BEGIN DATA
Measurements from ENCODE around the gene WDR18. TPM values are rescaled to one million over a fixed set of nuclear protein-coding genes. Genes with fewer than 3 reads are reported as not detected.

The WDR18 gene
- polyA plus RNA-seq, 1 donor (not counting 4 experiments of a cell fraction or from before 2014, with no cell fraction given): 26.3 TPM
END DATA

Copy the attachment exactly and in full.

Measurements from ENCODE around the gene WDR18. TPM values are rescaled to one million over a fixed set of nuclear protein-coding genes. Genes with fewer than 3 reads are reported as not detected.

The WDR18 gene
- polyA plus RNA-seq, 1 donor (not counting 4 experiments of a cell fraction or from before 2014, with no cell fraction given): 26.3 TPM